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Antigua and Barbuda: All you need to know about education, medicine and life in general on the island

Kristina Kurkuliak
19 November 2018

Many tourists observing endless beaches, palm trees and banana groves in Antigua keep wondering: “How is it possible to live here?” In reality, the international expat community and experienced locals introduced certain adjustments to the way of living here, thus, making it quite suitable for residence. There is nothing ‘extra’ in Antigua, but still it has all you need for life.

Education in Antigua and Barbuda

There are several public schools on the island, mostly local children and some expats study here (those who live nearby). The most advanced Antigua’s school is called Island Academy. Seventy five percent of students are expats’ children. Teachers from the United Kingdom and North America come to Antigua to work with them.

The curriculum in Island Academy is something between the UK and Canadian educational systems. One has the opportunity to receive the international diploma of bachelor that will facilitate the process of getting into one of the Commonwealth countries colleges. A child’s education starts at the age of 5. Fifty percent of children finish the education and receive a diploma of bachelor aged 16-17. The remaining fifty percent finish secondary school in Antigua (aged 12-13) and go to the UK, the USA or Canada to continue education and improve their knowledge before applying to college.
One can receive higher education on the island, with the American University of Antigua (medical school) accepting students from all over the world. There is also a special department of East India University in Antigua.

Healthcare and Medical in Antigua and Barbuda

Antigua’s main hospital is located in the capital city of Antigua and Barbuda, St. John’s. Although it was fully reconstructed only several years ago, it is hard to call this hospital modern.

There are a couple of private medical facilities, including Belmond Clinic. You can also find numerous offices of general practitioners conducting outpatient treatment. Some of them are brilliant doctors having foreign education and vast experience. The treatment is quite close to the western medicine: you will not likely be asked to apply herb to a sore throat, but will be immediately prescribed antibiotics. Still, a good doctor will share the information about the healing powers of ginger and coconut water.
To receive a more serious medical treatment, you will need to travel to Miami. Local insurance companies even add the following point to insurance policies: regular or medical transportation to the USA in case of health emergency that cannot be addressed in Antigua.
There are a lot of drugstores on the island. You can buy basic things like ibuprofen, allergy medicines and band-aids almost in any shop. But for more serious medical supplies, especially prescription drugs, you will have to go all the way to St. John’s.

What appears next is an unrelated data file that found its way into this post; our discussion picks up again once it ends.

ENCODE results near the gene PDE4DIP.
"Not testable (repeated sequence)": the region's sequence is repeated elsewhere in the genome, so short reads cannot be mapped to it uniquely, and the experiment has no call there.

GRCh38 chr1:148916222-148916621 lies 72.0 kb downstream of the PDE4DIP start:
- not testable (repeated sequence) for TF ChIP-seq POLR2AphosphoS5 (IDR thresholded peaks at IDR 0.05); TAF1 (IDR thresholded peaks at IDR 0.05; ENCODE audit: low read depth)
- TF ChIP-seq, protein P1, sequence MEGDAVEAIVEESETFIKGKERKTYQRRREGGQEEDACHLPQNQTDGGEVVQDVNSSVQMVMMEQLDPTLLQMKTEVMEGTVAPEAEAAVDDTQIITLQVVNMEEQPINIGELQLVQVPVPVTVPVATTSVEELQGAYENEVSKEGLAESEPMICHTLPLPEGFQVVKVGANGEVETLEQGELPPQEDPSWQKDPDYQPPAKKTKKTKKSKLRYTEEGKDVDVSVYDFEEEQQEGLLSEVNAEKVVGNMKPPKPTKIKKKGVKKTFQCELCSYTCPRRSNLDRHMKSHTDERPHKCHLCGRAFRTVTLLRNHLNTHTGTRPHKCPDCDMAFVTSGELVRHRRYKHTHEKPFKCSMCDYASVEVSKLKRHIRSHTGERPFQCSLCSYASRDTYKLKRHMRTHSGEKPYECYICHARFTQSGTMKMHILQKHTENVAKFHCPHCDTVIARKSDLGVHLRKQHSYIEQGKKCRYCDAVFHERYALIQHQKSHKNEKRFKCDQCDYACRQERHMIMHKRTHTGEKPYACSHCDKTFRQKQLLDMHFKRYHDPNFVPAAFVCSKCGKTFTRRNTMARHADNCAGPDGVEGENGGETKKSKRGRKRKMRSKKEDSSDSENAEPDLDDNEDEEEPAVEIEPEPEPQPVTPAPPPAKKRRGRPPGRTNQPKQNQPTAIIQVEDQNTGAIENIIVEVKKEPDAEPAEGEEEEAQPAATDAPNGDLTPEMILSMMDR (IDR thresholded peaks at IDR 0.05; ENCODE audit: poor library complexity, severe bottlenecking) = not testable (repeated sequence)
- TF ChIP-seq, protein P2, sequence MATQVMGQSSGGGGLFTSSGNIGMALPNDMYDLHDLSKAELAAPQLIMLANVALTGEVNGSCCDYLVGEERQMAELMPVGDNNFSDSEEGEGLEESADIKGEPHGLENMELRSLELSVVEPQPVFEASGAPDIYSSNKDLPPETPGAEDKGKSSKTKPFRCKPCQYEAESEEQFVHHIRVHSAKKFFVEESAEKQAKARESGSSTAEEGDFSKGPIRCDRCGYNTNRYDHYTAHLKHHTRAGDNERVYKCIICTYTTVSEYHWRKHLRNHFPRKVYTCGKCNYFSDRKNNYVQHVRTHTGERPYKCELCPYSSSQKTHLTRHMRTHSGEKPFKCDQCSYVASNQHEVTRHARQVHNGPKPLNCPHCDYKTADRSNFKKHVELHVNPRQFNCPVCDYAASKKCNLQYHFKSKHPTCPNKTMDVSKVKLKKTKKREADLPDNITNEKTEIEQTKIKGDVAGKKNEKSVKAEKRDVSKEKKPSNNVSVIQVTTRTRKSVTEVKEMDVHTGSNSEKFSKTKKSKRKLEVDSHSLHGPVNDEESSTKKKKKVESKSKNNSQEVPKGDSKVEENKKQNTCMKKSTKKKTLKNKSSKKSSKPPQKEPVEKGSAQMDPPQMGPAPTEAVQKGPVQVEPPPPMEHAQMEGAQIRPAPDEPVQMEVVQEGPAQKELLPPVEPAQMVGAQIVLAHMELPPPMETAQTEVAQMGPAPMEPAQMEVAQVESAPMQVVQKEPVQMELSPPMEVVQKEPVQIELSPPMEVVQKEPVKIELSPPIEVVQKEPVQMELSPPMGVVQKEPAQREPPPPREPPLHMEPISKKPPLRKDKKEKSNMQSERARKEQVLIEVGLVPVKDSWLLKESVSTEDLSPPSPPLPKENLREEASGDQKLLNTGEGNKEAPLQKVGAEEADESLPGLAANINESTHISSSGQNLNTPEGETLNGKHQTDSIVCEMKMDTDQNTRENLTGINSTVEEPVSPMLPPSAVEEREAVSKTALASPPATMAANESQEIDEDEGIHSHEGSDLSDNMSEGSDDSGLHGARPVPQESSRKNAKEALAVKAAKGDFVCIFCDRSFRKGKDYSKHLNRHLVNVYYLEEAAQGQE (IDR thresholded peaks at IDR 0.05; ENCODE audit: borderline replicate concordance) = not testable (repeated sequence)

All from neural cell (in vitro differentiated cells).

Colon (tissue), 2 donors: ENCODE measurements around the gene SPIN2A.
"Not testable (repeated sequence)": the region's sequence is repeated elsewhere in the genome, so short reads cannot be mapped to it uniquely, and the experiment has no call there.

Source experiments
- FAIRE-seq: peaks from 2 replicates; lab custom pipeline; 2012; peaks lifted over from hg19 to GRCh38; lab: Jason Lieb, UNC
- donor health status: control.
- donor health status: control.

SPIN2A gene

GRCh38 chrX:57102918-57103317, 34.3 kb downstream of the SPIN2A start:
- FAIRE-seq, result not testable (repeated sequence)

Antigua and Barbuda cuisine

We have to disappoint all those who expect from the Caribbean fruits and vegetables in abundance just like in South-East Asia, and a lot of fish and seafood like in the Mediterranean.
Agriculture is not Antigua’s strength. The island is rather arid, that is why farming requires a lot of hard work and investment in it. Small shops with fruits and vegetables are scattered across the island: you can buy here sweet potato, yams, beetroot, cabbage, etc.
Tips from insiders:

Spring and summer are the seasons of mango. It is the main and probably the only thing that helps one reconcile with the extreme heat! Meanwhile, avocado is our winter hit! These fruits are much more delicious here than the Israeli ones you buy in your favorite supermarket chain. Bananas grow everywhere in Antigua, almost like weeds.

Another sensitive issue is fish and seafood. The Caribbean Sea is not actually abundant in living creatures, if we compare it with northern seas and even the Mediterranean. In addition to this, many locals cannot swim and do not really want to engage in the hard and dangerous fishing activity. As a result, shops sell frozen tuna from Chile and tilapia from China. Restaurants serve fresh local red snapper and lobster, you can find plenty of those here. If you want to buy fresh local tuna, marlin, dorado (they call it mahi-mahi), you will have to find your ways with local fishermen.

As you have probably guessed, the majority of products on the island are imported from the USA, Canada and Europe. Cheap and inedible imported foodstuffs can be bought anywhere. Still, if you want delicious but quite costly products, you will need to go to one of the Epicurean supermarkets or to small grocery stores with exclusive goods.

There are many American foodstuffs in supermarkets, but you can also find European brands, like Waitrose British groceries. Thanks to the enormous Italian diaspora in Antigua, it is easy to buy good pasta, prosciutto and prosecco.

Transport in Antigua and Barbuda

When you purchase a car in Antigua, you will literally have to pay double price for it. Import surcharge imposed on new autos corresponds to 100%. Add a dealer’s fee and here it is. Driving a used car from Japan to Antigua will not be a good solution, since the tax is even higher for used vehicles. In general, if you do not plan to remain for a long time on the island, it is recommended to rent a car. An economy auto like Suzuki Swift will cost you US$1,000–1,200 per month and a medium-size SUV will cost at least US$1,500. It is worth noting, that you will not have problems choosing between gasoline and diesel: the price for one liter of gasoline is over US$1.30.
A perfect car for Antigua is a reliable SUV or pickup. The roads are mostly in a terrible state, so small cheap cars become useless scrap metal very quickly.

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